Mini gut may help unlock celiac disease mysteries

June 4, 2019

Simple model of intestine developed from stem cells

Rachel Freire, PhD, a study author working on the mini gut

By Amy Ratner, Medical and Science News Analyst

A three-dimensional “mini gut” grown from stem cells in tissue obtained from the biopsies of patients may help researchers unlock some of the mysteries of celiac disease.

Scientists at the Mucosal Immunology and Biology Research Center at Massachusetts General Hospital in Boston developed the intestinal organoids, described as miniature, simplified versions of the intestine produced outside the body.  The tissue came from biopsies of those who have celiac disease and those who do not.

Intestinal stem cells from the tissue divide and naturally organize themselves as if they were on the surface of a ball, creating a structure similar to the inside space of an intestine, said Stefania Senger, PhD, co-senior author of a study in Scientific Reports that details the research.

This “very simple model” has enabled researchers to study how multiple factors modify the function of the intestinal cells in regard to gluten, Senger said.

Role of bacteria

3 samples of “mini-guts.” Blue shows nuclei and green shows tight junctions

“Our intestinal bacterial flora naturally releases a lot of factors that can be beneficial for our health, and they help produce essential vitamins,” she noted. “While we understand the value and function of vitamins, there are many other factors secreted by these bacteria whose function we don’t understand.”

Additionally, researchers don’t know if the secretions are always beneficial or if the effect they have on a person changes based on genetic makeup.

However, scientists have known for a long time that gluten causes inflammation in the gut of celiac disease patients. Observation of the celiac disease mini gut has shown that some secretions from bacteria can reduce inflammation in response to gluten.

“This result is interesting and encouraging,” Senger said. But she noted that the gut is exposed to millions of bioproducts that act on cells at the same time. “We do not know whether the overall effect is the sum of each of them or [whether] some can overrule others,” she said.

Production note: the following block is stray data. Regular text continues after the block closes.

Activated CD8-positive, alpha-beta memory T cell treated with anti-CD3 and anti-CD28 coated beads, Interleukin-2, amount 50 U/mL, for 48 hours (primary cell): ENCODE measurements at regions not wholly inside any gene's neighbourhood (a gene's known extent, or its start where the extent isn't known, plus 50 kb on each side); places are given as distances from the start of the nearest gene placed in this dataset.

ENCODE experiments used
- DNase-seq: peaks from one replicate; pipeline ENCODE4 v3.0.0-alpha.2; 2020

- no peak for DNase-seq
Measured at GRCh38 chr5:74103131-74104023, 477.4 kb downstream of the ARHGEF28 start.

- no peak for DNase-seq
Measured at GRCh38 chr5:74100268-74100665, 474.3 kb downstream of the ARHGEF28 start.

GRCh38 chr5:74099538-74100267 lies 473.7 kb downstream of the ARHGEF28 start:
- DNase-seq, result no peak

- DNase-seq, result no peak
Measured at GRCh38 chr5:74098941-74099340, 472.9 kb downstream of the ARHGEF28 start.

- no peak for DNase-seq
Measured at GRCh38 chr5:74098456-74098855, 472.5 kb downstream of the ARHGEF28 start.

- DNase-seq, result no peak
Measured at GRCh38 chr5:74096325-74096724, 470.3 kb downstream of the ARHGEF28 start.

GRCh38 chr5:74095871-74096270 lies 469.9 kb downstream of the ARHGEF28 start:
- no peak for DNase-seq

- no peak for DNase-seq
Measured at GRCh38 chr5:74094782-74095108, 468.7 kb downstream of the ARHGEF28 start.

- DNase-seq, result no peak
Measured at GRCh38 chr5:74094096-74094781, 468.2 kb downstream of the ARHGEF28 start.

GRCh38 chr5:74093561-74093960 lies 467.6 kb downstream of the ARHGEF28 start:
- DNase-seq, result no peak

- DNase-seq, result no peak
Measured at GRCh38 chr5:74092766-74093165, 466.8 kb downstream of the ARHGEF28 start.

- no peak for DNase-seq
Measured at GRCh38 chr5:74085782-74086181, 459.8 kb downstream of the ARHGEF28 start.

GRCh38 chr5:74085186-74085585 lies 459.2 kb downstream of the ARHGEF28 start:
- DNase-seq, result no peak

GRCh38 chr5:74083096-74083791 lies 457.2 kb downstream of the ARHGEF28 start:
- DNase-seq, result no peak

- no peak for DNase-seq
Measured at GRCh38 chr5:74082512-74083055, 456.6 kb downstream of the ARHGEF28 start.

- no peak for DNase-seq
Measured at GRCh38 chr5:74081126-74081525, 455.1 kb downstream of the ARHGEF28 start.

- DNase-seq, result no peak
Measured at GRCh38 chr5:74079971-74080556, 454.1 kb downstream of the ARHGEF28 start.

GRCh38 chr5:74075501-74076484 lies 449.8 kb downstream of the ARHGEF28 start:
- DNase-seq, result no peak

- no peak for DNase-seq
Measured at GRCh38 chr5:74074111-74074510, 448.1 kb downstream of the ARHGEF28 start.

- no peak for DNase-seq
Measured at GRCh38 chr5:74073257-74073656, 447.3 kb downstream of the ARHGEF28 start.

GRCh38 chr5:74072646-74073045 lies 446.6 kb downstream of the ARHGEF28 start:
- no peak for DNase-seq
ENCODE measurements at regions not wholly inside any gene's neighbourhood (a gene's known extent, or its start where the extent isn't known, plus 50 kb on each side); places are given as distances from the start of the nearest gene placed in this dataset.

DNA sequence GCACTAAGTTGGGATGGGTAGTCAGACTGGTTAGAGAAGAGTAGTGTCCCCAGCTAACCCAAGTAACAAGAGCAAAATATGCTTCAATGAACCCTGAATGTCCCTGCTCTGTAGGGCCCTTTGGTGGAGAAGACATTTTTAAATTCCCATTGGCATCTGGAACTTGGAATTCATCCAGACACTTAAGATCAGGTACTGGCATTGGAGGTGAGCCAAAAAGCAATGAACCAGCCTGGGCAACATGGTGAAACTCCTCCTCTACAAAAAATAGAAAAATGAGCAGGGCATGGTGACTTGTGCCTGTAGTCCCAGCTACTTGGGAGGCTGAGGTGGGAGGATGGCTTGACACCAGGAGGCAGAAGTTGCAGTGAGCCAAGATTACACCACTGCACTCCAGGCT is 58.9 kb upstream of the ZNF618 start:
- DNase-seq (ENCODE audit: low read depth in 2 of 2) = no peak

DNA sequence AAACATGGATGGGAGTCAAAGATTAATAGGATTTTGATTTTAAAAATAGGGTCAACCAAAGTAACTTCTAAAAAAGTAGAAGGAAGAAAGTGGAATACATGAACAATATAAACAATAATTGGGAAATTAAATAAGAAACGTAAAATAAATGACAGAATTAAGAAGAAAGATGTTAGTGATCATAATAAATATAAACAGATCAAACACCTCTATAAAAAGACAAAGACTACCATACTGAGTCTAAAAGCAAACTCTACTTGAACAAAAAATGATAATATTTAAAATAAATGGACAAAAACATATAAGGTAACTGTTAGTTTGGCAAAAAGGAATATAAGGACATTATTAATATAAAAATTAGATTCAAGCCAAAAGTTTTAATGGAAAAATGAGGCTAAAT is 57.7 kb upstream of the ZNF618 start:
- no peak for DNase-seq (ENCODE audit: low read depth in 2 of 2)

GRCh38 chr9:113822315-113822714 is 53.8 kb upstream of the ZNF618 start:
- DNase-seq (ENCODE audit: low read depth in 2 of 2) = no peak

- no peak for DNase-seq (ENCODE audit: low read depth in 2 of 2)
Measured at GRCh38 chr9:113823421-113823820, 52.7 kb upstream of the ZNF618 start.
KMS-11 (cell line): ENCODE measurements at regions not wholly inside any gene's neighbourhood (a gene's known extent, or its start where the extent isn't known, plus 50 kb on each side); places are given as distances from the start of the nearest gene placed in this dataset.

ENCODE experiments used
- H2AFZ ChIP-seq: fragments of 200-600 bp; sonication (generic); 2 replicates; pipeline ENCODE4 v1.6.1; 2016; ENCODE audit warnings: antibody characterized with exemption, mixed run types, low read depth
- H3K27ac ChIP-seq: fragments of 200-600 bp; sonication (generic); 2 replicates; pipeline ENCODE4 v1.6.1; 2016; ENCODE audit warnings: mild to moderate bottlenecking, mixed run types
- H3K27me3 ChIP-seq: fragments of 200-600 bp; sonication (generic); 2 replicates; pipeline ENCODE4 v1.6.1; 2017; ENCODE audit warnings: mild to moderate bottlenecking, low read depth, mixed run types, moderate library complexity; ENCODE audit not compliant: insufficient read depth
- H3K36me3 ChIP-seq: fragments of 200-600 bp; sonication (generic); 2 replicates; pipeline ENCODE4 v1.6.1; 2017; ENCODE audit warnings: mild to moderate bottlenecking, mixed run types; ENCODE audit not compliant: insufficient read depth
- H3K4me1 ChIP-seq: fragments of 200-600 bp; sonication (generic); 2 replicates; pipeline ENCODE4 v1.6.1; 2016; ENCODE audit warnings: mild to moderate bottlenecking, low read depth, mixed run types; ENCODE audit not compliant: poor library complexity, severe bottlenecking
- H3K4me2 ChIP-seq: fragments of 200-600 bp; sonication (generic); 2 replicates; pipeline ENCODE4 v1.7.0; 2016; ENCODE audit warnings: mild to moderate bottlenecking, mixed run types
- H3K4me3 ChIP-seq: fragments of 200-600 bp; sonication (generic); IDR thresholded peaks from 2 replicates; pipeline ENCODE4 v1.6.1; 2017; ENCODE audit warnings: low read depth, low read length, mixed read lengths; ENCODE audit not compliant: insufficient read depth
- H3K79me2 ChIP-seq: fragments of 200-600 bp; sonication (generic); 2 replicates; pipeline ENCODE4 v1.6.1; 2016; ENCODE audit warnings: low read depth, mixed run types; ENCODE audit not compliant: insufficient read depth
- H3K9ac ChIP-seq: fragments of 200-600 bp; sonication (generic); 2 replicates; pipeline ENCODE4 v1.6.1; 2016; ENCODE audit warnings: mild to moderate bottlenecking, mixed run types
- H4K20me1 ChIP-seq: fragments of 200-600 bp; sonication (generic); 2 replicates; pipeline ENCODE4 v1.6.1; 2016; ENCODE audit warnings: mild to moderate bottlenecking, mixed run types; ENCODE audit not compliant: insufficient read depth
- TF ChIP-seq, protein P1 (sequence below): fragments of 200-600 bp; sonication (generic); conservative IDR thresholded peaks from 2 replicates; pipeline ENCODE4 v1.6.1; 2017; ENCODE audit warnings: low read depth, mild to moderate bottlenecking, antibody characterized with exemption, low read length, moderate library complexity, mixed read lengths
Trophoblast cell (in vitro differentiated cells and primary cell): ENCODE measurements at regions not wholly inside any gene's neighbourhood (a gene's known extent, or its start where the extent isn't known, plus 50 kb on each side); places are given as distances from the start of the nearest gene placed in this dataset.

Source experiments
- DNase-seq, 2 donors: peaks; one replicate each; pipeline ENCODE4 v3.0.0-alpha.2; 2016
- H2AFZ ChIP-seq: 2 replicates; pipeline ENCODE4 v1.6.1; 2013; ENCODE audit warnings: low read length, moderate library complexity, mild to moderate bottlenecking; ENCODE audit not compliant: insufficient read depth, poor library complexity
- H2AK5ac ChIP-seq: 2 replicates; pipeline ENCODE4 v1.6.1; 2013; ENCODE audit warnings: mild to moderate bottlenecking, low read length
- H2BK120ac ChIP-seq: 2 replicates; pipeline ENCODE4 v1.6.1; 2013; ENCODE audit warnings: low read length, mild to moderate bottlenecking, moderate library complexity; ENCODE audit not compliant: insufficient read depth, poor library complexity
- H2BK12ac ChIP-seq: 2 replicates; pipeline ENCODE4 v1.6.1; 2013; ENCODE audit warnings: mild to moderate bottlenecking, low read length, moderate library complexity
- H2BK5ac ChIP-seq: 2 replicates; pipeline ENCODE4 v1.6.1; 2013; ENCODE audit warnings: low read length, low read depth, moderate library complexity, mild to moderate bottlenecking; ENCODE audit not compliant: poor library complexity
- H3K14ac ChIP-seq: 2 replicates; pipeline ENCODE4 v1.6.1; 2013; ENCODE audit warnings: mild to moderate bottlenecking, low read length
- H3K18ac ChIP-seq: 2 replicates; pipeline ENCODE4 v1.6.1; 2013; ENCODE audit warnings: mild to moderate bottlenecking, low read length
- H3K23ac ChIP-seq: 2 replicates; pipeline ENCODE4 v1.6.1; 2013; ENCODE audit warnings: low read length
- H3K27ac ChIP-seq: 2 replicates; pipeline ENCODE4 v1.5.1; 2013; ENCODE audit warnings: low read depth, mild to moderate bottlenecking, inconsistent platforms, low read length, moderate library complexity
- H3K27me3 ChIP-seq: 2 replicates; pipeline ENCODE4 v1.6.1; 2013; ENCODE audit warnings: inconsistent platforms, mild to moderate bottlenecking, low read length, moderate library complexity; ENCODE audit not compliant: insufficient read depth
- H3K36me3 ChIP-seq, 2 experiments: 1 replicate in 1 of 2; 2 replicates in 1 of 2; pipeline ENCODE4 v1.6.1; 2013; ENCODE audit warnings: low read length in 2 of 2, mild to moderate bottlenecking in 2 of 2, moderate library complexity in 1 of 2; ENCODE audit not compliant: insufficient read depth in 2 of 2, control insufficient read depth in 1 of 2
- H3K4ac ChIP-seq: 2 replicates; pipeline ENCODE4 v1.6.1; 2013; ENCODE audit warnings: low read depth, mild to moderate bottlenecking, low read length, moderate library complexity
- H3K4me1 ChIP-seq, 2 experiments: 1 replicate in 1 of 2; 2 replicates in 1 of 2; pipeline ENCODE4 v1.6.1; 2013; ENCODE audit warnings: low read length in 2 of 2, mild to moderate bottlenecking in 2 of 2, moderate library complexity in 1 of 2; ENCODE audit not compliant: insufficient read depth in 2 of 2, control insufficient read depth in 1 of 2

The mini-gut might fill a void caused by lack of an animal model for celiac disease that would allow researchers to study the complexities of reactions to gluten. Although animal models have been investigated, there is currently none  that would spontaneously develop celiac disease.

Intestinal epithelium: a single layer of cells that lines the gastrointestinal tract. It is the most rapidly renewing tissue in the body.

The miniature version of the intestine faithfully mimics the function of the intestinal epithelium of a person with celiac disease, according to Senger. Ongoing work includes improving the model by adding other cell types that are important to the reaction to gluten. Organoids that resemble the brain, kidney, lungs, stomach, liver and more have been developed and many more are being worked on, according to the Harvard Stem Cell Institute.

“We aim to develop a faithful in vitro model to accelerate our understanding of the disease and the identification of therapies for its prevention and cure,” Senger said.

In the study, researchers used RNA sequencing to identify 472 genes regulated differently in gut models of those who have celiac disease compared to those who don’t. Included were genes related to maintaining the gut barrier, stem cell regulation and the innate immune response.

Fellow researchers from the Center for Celiac Disease Research and Treatment at Mass General also recently did a study related to RNA and celiac disease. They looked at at a broader variety of cells in patients’ biopsies. They found 945 differences in genes between those who have celiac disease and those who don’t.

Major shift in celiac disease study

Senger’s study also found that bioproducts from gut microorganisms can be used to modify the intestinal epithelial response to gluten. This discovery could lead to future treatment strategies, according to the study authors.

“The results confirm our hypothesis that genes and exposure to gluten are necessary, but not sufficient since changes in both the composition and function of the gut microbiome are also needed to switch [from having] the genetic predisposition to clinical outcome,” said Alessio Fasano, MD, director of the immunology and biology research center and a co-senior author of the study.

The study represents a “major shift in the study of celiac disease,” Senger said. She noted that with more funding it could lead to development of drug screening to quickly identify new treatments. Also, expansion of the organoid repository could result in development of more complex gut models and an increase in personalized treatment.

You can read the study here.